Egypt remains in a state of emergency, and the security situation in North Sinai continues to cause concern. Government advisories warn against travel to the north, and many fewer tourists are visiting South Sinai this year. The local economy was already in severe decline when the monastery was forced to close for three weeks in August and September. The consequences were immediate, as recent press reports make clear (Guardian, 5 September, 'Mount Sinai monastery latest victim of Egypt's upheavals: Closure of St Catherine's monastery due to security concerns has devastated tourist trade of nearby town named after it'. Washington Post, 4 October, 'Ancient monastery has few visitors amid Sinai unrest, but Bedouin neighbors protect it').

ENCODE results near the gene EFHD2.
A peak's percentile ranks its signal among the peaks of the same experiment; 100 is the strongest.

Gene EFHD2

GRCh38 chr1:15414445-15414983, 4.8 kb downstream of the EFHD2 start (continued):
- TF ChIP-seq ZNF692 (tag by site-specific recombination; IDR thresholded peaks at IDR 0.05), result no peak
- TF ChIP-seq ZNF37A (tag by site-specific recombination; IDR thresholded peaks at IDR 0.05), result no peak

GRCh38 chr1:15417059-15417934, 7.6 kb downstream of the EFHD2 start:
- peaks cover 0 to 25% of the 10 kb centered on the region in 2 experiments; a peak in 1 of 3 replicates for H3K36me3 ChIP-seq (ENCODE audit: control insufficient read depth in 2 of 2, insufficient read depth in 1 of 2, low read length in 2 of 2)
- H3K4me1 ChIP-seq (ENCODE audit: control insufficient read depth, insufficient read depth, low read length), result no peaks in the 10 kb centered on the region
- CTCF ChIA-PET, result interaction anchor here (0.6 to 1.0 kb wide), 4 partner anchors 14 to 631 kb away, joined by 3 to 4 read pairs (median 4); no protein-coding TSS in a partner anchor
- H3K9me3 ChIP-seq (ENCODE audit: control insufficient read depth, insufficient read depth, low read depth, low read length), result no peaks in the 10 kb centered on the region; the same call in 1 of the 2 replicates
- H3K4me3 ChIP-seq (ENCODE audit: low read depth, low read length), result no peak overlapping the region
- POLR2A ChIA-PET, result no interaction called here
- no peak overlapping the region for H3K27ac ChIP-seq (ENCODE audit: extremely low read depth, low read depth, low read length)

Close to 1,000 Bedouin families live in the vicinity of Saint Catherine's, many of them at or below the World Bank's absolute poverty standard of US$1 per person per day. The poorest are now going hungry, and they cannot feed their camels and animals. Many of them have appealed to the monastery for help, and the Fathers are doing what they can to provide assistance, but the monastery's resources are very limited.
The Bedouin of today continue to protect the monastery, just as their ancestors did in Justinian times. In recognition of their role as guardians of the monastery, the Saint Catherine Foundation's boards in London, New York and Geneva have allocated funds for distribution by the monastery to the most needy. A total of $24,000 will be disbursed over the coming winter, an amount that should provide relief to the most desperate families. The foundation is appealing for donations to augment these funds, and the proceeds of Christmas card sales will go entirely to the Bedouin.